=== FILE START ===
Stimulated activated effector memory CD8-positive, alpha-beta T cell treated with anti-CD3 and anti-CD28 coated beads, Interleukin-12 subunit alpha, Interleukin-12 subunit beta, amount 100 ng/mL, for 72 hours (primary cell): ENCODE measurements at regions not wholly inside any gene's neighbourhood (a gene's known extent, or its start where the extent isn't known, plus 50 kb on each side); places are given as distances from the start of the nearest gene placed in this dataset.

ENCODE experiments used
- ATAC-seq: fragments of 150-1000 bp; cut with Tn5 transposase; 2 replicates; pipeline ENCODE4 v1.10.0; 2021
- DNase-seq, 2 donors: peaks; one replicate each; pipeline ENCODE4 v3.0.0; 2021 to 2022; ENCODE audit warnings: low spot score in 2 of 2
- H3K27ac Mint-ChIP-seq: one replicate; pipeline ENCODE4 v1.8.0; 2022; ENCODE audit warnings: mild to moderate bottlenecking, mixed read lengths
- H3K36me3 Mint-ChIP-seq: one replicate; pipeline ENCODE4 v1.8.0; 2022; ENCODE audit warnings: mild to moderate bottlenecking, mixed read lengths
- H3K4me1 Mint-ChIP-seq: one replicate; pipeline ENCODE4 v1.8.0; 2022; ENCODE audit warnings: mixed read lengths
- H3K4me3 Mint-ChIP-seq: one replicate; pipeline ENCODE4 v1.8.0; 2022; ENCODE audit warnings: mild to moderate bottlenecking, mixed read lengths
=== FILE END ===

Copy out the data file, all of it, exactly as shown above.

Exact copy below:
Stimulated activated effector memory CD8-positive, alpha-beta T cell treated with anti-CD3 and anti-CD28 coated beads, Interleukin-12 subunit alpha, Interleukin-12 subunit beta, amount 100 ng/mL, for 72 hours (primary cell): ENCODE measurements at regions not wholly inside any gene's neighbourhood (a gene's known extent, or its start where the extent isn't known, plus 50 kb on each side); places are given as distances from the start of the nearest gene placed in this dataset.

ENCODE experiments used
- ATAC-seq: fragments of 150-1000 bp; cut with Tn5 transposase; 2 replicates; pipeline ENCODE4 v1.10.0; 2021
- DNase-seq, 2 donors: peaks; one replicate each; pipeline ENCODE4 v3.0.0; 2021 to 2022; ENCODE audit warnings: low spot score in 2 of 2
- H3K27ac Mint-ChIP-seq: one replicate; pipeline ENCODE4 v1.8.0; 2022; ENCODE audit warnings: mild to moderate bottlenecking, mixed read lengths
- H3K36me3 Mint-ChIP-seq: one replicate; pipeline ENCODE4 v1.8.0; 2022; ENCODE audit warnings: mild to moderate bottlenecking, mixed read lengths
- H3K4me1 Mint-ChIP-seq: one replicate; pipeline ENCODE4 v1.8.0; 2022; ENCODE audit warnings: mixed read lengths
- H3K4me3 Mint-ChIP-seq: one replicate; pipeline ENCODE4 v1.8.0; 2022; ENCODE audit warnings: mild to moderate bottlenecking, mixed read lengths